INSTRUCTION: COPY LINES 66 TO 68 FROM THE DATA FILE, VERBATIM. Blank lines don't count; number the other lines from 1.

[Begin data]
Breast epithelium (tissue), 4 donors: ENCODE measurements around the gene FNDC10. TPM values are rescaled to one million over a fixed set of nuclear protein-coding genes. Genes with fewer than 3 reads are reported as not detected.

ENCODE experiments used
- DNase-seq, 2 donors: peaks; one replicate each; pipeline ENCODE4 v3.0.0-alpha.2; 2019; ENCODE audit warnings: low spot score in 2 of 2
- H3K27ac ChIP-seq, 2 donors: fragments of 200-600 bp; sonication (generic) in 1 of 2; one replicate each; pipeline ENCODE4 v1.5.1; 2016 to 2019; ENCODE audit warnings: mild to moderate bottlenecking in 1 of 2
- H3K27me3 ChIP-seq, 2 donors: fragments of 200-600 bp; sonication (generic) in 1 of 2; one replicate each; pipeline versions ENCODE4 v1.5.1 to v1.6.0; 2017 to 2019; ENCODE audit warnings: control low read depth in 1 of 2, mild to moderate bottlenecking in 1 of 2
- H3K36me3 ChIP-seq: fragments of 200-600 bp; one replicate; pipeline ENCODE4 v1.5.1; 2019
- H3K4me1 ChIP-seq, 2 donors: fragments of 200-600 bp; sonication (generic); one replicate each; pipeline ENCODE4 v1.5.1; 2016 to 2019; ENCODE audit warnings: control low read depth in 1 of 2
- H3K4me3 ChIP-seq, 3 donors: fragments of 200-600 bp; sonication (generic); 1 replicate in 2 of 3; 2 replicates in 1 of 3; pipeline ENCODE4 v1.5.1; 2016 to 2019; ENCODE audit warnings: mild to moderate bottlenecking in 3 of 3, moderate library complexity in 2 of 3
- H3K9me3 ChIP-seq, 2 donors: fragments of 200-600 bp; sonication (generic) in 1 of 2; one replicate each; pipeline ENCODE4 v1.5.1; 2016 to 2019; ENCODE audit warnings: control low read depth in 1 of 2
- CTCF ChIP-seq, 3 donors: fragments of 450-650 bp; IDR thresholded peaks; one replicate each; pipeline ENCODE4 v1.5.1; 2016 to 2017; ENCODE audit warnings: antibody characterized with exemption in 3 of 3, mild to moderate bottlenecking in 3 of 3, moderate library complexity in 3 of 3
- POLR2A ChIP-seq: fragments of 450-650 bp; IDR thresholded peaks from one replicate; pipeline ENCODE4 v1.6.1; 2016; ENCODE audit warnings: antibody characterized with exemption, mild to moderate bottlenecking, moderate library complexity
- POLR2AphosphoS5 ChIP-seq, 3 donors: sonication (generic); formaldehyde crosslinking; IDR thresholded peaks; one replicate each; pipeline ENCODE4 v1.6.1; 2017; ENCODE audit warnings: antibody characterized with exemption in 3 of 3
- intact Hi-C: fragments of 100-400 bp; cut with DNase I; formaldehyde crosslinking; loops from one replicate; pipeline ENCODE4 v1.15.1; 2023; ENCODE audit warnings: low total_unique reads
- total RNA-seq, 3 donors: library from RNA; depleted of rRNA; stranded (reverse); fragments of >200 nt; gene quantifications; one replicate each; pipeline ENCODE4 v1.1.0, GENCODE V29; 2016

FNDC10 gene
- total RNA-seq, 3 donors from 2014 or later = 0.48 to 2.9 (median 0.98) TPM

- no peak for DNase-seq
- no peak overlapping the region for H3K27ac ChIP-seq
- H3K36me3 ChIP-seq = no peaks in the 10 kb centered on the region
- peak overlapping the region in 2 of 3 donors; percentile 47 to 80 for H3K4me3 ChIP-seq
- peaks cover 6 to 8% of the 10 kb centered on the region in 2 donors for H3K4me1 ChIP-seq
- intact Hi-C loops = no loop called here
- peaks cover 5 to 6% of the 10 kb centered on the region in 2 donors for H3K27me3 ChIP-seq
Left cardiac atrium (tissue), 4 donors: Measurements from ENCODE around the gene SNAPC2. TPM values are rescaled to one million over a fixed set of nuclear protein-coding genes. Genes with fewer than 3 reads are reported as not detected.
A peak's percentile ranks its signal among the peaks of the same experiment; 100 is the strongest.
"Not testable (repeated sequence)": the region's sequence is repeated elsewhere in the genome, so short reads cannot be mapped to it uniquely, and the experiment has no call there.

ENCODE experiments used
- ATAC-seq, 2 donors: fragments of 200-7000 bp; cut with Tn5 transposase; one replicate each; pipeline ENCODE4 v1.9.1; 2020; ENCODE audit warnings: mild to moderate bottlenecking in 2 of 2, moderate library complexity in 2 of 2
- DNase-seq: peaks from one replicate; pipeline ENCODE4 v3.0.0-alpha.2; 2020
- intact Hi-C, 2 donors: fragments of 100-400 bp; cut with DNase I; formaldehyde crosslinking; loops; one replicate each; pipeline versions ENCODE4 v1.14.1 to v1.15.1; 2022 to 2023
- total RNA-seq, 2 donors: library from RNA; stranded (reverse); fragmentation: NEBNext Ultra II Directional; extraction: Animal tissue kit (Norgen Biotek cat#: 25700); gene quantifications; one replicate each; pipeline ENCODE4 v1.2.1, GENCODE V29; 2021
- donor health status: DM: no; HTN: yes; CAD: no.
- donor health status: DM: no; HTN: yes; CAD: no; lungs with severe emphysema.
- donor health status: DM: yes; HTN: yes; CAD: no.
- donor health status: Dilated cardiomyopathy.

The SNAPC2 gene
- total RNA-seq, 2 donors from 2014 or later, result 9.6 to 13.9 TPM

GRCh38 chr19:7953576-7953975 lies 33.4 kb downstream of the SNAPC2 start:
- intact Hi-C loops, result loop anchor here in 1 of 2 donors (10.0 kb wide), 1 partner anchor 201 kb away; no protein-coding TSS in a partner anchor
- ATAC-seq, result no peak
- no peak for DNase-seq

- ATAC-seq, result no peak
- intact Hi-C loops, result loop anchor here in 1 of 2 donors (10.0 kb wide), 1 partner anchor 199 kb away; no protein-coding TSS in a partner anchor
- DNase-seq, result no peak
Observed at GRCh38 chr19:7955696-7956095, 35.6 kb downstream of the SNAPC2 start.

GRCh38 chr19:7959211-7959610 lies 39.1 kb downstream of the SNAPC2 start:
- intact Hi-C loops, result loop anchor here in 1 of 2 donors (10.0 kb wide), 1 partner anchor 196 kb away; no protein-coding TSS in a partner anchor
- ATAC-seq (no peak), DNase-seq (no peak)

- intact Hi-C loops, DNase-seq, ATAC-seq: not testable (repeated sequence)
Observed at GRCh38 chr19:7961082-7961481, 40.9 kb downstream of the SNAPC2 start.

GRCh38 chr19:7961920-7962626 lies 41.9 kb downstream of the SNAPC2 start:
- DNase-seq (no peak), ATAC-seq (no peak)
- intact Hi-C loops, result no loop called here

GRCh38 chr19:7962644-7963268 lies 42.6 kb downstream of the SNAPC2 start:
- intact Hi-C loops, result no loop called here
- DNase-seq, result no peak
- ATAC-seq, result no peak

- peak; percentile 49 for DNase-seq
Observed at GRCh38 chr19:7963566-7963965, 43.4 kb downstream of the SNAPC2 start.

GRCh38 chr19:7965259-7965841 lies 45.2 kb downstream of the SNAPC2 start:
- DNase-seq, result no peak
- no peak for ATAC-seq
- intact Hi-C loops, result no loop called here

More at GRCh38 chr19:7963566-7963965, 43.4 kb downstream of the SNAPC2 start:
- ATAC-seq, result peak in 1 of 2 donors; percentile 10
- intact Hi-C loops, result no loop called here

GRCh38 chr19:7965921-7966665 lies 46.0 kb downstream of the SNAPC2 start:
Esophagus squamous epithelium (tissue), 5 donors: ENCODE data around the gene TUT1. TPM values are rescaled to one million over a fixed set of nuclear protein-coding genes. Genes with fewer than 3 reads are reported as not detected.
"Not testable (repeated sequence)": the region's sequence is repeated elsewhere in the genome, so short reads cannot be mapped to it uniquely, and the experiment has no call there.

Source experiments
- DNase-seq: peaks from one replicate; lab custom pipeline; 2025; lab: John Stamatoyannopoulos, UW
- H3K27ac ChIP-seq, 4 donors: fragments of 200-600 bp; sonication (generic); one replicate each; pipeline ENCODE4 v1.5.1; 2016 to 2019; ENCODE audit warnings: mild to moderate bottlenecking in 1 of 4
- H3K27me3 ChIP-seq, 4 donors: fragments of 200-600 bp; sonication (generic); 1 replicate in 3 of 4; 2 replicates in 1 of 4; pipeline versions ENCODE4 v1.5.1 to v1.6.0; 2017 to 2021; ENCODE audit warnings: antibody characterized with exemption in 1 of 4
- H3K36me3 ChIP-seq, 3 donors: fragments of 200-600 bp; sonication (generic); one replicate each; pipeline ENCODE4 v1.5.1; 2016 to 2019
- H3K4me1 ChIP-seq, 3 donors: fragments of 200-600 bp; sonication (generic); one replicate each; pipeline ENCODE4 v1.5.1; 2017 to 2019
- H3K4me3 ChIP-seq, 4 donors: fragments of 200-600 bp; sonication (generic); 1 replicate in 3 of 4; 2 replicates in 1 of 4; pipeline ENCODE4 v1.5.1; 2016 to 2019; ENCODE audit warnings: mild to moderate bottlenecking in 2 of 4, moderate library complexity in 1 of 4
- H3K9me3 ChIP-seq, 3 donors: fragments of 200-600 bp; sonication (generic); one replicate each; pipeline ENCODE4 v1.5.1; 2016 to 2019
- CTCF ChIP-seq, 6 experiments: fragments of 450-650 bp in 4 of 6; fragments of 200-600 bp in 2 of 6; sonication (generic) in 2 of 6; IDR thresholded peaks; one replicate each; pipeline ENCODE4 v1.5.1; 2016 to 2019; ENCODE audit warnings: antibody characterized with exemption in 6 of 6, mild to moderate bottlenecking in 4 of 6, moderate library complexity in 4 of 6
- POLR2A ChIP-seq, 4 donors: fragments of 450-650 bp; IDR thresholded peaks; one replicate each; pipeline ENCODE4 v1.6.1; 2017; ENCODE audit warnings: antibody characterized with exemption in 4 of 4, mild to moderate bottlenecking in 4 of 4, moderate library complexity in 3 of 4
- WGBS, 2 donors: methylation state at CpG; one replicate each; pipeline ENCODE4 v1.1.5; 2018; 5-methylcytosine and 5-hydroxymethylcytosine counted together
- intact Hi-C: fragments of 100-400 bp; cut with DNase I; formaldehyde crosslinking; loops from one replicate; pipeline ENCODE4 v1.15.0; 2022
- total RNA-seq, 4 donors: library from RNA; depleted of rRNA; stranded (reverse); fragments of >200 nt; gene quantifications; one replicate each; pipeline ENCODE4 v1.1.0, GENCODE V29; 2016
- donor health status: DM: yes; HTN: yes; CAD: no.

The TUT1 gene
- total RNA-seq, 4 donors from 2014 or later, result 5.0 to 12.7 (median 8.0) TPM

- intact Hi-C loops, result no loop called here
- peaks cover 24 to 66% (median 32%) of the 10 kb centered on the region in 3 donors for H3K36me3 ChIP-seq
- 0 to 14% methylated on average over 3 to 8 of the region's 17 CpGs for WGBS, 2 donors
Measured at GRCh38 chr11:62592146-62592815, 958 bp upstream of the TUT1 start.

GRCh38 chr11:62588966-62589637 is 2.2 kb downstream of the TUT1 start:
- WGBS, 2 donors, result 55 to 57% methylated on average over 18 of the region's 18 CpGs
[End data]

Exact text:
- intact Hi-C loops, result no loop called here

GRCh38 chr19:7965921-7966665 lies 46.0 kb downstream of the SNAPC2 start:
Esophagus squamous epithelium (tissue), 5 donors: ENCODE data around the gene TUT1. TPM values are rescaled to one million over a fixed set of nuclear protein-coding genes. Genes with fewer than 3 reads are reported as not detected.